As you advised, cover letters need to be specifically targeted to the position/company being pursued. It’s fine to develop a general “template,” but then that must be finely tuned to meet the specific responsibilities and challenges of the position being targeted. If it’s a position in Sales Management in Aerospace, then that should be highlighted specifically — no mention of a career change.

    To go a bit further than your comment about finding a “hook” in the cover letter, both the resume and cover letter need to quantify specific accomplishments that Jim has produced in his 20 years of experience (and most definitely in his most recent position) … identifying how he specifically helped his last employer make money, save money, solve a specific problem, keep a customer, get new customers, etc.

    In addition, remember that cover letters are “employer-centric,” not “you-centric.” There’s an awful lot of “I” statements in Jim’s cover letter — and it’s nice that he wants to “simplify” his career, but the employer could probably care less about that. Instead, quantify the value that you have to offer to the EMPLOYER, not what YOU hope to get out of the job.

    In addition, you’ve got to get the resume and cover letter to the right person at the company. Go beyond applying online and research the company (look at their website, Google them, check out their recent press releases). Find specific individuals at targeted companies to contact. Use LInkedIn to identify executives at the company … and then use those contacts to help identify what their specific needs are — for both positions they’re advertising, and the jobs that they’re going to need to develop and fill, to meet future growth. (That is especially important since Jim has a background in product support.)

    When you’re not getting interviews, it might not be your age or “overabundance” of experience. It might be that you need a professional to help you with taking an objective look at your resume and cover letter … and learning how to network your way to your next job.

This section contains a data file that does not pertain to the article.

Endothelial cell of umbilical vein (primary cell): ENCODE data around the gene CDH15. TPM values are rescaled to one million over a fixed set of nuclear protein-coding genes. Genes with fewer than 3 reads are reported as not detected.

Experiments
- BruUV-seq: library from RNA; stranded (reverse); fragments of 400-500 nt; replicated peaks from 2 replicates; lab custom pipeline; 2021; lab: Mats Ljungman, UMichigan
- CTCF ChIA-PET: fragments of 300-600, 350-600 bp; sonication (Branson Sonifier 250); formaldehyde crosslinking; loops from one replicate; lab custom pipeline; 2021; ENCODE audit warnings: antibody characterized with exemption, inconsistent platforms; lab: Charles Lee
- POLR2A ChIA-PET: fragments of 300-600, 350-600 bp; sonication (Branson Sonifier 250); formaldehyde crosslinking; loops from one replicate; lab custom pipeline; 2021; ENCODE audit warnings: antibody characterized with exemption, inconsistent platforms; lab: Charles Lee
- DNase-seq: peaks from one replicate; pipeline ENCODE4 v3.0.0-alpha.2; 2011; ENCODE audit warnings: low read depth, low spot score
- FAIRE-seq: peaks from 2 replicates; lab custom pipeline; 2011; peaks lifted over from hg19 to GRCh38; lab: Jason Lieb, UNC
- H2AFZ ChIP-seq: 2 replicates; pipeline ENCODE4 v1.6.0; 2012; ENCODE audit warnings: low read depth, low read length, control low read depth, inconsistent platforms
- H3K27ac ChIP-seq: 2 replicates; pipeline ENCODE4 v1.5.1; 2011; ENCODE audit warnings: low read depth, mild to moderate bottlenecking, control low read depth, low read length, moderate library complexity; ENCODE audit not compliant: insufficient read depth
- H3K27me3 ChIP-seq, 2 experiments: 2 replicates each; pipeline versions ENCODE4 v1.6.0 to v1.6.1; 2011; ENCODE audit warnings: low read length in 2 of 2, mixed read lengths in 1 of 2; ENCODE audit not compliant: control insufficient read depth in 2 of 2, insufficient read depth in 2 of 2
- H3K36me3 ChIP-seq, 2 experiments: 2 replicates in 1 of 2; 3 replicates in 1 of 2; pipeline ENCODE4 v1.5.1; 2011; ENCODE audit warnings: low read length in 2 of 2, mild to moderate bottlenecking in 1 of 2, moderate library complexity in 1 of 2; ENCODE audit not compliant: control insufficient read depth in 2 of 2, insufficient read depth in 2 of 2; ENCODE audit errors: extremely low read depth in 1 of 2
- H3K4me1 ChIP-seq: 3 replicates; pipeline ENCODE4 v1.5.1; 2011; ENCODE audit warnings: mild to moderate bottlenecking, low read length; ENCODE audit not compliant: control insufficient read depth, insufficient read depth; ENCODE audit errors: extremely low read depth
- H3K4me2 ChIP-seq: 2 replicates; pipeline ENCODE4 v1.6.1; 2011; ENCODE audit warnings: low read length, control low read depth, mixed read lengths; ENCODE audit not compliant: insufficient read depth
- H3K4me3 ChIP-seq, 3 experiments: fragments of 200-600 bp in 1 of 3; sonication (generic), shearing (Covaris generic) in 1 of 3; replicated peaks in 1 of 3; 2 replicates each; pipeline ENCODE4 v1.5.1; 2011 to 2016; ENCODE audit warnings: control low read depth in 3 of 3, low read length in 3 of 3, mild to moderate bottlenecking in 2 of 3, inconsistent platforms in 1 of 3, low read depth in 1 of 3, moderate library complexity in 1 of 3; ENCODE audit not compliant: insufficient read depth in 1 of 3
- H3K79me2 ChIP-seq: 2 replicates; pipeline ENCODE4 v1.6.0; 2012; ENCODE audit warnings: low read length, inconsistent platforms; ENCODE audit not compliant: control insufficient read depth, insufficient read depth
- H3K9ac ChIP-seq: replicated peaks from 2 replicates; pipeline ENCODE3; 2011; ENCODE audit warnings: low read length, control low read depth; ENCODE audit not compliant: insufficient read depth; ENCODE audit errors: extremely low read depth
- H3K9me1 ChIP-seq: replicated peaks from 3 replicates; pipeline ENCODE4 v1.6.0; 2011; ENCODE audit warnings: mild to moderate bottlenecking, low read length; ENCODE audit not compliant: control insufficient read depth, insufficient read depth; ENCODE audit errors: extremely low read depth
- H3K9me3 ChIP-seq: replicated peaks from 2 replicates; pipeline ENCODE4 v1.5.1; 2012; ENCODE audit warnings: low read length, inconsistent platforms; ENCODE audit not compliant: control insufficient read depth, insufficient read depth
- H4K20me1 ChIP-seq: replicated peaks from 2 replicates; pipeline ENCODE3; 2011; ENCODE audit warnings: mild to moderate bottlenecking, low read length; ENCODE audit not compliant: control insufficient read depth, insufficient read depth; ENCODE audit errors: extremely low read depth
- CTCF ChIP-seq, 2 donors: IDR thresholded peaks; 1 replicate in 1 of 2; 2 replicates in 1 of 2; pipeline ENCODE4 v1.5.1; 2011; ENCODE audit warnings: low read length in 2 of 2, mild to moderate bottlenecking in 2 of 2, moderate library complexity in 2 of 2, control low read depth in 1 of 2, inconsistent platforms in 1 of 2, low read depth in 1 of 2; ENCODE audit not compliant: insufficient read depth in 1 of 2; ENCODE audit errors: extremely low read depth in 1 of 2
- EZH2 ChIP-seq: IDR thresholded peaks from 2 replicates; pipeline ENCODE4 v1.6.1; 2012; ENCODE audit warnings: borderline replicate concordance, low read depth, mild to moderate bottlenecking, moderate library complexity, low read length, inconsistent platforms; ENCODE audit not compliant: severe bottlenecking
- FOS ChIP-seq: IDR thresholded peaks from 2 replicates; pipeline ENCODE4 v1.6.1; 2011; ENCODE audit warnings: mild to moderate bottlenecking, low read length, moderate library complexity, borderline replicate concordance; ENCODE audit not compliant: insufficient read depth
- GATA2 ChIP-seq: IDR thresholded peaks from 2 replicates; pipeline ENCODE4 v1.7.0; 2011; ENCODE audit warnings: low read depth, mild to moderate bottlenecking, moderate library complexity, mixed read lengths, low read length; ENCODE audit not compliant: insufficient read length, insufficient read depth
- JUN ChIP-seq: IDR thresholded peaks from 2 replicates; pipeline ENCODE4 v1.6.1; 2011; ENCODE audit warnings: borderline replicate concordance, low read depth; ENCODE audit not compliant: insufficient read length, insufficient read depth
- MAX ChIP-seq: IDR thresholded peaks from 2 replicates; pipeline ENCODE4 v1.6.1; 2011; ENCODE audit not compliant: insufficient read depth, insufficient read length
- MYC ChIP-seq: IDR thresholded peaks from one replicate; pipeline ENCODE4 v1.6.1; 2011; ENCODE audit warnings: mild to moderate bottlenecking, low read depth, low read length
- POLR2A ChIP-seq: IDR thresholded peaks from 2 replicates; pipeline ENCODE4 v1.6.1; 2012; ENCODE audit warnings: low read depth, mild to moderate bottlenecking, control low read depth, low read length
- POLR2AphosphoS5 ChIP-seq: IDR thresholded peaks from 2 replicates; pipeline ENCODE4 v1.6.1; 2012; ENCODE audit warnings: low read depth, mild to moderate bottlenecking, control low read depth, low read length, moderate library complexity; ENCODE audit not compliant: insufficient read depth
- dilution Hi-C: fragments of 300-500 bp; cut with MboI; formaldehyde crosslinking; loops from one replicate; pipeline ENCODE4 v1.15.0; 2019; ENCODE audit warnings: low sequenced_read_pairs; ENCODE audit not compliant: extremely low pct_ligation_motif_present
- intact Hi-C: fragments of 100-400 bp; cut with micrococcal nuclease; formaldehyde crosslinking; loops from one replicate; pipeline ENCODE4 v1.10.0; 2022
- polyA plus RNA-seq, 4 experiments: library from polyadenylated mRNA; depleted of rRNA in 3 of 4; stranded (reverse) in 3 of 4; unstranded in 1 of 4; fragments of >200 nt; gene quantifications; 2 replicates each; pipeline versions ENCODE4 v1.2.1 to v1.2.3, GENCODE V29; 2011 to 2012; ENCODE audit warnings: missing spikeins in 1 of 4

You can find professional resume writers who would be willing to provide a free review of your resume through the various professional associations:
    Career Directors International (
    National Resume Writers Association (
    Professional Association of Resume Writers (
    Career Management Alliance (

    Bridget (Weide) Brooks, CPRW
    Editor, Resume Writers’ Digest

  2. Before you even lift the pencil, type on the keyboard and write your cover letter, research the company you are targeting first. Check out their facts and figures and within the body of your cover letter, talk about how you can contribute. It shows them that you’ve taken an interest and you’re not sending them a generic cover letter based on yourself only. And most importantly, be persistent. Check back with them periodically, and even if you don’t fit the position, ask for an informational interview. Then they can get to know you and see what else they can offer.

  3. One big mistake you’re making on the cover letter, Jim: “To whom it may concern.”

    In a day and age where company info is no longer under lock and key but is out there on the Web, you’ve got to find a name and direct that letter to that person.

    If you call the company’s HR department, they can, in most cases, tell you the name of the hiring manager. If nothing else, get the name of the head of HR or an appropriate HR contact, and address your letter to them.

  4. Pingback: PrimeCB » Ask The Work Buzz! Full-time mom returning to work